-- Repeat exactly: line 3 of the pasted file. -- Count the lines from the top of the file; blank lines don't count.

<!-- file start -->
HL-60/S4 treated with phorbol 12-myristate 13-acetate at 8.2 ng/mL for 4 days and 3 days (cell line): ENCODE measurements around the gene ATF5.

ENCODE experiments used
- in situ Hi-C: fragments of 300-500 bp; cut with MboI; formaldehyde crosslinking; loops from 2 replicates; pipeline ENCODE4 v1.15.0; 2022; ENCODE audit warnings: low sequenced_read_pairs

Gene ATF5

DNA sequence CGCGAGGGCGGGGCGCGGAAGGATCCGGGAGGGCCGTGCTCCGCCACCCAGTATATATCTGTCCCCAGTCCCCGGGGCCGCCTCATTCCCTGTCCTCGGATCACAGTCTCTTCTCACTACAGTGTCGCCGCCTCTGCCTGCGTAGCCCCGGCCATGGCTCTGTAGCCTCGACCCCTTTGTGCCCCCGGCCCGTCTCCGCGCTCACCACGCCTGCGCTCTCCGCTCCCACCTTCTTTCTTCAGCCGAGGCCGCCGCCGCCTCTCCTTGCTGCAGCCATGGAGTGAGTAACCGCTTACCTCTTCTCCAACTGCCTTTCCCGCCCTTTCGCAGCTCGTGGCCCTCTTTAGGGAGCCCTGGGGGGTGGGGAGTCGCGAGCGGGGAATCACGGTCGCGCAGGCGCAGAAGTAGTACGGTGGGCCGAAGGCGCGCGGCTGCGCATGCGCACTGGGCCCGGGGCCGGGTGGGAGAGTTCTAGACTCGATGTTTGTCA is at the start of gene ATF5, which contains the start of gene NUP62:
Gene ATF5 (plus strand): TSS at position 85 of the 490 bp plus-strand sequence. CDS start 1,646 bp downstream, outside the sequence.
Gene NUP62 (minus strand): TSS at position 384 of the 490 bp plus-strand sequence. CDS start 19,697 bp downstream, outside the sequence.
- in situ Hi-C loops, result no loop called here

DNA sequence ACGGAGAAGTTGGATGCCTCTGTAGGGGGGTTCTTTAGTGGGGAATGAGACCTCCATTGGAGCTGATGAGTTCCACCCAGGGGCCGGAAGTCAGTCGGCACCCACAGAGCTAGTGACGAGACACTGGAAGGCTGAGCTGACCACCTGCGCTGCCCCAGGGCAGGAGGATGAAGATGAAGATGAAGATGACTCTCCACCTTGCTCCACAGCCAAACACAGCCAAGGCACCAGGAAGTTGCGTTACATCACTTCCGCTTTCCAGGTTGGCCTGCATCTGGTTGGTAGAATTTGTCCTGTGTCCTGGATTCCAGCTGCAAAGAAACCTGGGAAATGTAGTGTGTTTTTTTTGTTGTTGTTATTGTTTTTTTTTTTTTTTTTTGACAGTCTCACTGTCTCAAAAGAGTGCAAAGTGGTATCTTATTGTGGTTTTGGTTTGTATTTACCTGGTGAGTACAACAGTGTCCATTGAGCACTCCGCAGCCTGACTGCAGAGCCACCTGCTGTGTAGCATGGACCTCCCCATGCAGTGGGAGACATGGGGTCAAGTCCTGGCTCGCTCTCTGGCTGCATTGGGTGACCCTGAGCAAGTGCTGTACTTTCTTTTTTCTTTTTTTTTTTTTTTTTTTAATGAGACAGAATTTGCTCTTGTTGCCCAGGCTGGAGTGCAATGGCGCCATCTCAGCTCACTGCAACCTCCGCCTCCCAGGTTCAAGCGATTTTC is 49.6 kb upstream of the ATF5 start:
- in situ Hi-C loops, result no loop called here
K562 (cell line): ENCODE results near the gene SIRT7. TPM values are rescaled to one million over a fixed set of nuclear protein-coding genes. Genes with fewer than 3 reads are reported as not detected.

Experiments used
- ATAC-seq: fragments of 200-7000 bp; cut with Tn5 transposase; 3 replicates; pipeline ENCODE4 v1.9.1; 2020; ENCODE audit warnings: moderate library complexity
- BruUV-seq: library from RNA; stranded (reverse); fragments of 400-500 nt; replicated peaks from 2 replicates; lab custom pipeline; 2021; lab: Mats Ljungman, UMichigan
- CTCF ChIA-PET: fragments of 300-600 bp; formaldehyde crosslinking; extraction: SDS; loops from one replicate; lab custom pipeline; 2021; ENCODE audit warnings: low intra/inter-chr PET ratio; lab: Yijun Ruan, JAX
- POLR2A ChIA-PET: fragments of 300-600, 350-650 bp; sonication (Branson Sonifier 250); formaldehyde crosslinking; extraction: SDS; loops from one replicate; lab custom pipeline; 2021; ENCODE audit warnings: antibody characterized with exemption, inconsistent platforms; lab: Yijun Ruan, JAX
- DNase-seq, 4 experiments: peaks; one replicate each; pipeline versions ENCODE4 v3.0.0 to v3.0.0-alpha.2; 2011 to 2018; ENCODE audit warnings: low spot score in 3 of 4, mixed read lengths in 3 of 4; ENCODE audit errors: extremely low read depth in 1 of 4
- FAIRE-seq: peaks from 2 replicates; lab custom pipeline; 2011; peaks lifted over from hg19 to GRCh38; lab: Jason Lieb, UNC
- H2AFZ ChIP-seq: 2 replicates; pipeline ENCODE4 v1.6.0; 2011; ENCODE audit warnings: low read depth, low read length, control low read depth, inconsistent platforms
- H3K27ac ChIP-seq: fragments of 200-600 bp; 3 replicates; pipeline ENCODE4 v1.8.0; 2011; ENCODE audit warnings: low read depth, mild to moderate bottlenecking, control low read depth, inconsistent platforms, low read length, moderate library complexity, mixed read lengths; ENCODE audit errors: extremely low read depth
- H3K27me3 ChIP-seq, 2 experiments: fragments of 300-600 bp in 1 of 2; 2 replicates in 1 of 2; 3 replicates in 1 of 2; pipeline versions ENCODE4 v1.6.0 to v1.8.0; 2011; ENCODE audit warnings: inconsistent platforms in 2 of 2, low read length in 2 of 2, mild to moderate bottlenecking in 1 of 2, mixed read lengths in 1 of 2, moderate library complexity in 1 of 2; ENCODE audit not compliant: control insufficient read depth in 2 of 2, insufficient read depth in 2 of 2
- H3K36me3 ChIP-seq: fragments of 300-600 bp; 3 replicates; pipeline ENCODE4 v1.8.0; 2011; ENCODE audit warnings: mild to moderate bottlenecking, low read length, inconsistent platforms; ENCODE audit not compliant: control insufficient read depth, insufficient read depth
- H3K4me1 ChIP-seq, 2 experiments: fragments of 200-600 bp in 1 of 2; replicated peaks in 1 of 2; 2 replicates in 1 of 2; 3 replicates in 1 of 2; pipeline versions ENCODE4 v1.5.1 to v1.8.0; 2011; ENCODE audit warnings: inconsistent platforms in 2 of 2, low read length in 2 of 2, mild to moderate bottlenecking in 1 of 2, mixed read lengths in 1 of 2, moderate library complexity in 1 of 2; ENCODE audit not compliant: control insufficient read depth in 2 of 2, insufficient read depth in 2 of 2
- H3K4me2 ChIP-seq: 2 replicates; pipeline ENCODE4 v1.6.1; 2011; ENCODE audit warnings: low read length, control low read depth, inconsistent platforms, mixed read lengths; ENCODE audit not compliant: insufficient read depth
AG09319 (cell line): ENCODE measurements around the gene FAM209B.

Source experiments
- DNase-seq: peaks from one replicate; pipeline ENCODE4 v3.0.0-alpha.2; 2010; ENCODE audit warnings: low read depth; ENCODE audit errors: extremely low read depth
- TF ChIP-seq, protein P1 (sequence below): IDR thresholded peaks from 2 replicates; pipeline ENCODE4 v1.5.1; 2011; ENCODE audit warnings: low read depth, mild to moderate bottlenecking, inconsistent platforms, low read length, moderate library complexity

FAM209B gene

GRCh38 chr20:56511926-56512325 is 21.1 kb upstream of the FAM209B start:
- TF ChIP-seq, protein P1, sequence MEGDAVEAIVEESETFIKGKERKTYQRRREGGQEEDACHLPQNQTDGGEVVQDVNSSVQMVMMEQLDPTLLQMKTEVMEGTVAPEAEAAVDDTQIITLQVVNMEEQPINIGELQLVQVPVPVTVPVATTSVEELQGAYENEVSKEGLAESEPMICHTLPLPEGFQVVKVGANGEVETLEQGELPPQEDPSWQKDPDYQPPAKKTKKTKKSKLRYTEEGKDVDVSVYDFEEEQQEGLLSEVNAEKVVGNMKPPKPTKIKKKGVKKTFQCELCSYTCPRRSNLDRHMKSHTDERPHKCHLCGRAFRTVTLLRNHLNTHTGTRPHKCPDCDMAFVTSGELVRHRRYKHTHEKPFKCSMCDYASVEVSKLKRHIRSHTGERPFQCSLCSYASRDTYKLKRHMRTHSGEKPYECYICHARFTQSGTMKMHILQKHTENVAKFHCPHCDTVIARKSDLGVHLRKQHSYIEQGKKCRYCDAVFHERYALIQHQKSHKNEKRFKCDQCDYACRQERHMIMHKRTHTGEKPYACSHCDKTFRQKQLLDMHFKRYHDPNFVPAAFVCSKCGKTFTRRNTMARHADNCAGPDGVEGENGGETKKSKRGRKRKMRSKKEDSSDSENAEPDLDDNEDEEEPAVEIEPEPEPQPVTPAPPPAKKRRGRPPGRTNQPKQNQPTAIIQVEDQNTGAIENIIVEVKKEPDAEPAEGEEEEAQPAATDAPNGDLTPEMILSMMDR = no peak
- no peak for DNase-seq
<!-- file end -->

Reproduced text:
- in situ Hi-C: fragments of 300-500 bp; cut with MboI; formaldehyde crosslinking; loops from 2 replicates; pipeline ENCODE4 v1.15.0; 2022; ENCODE audit warnings: low sequenced_read_pairs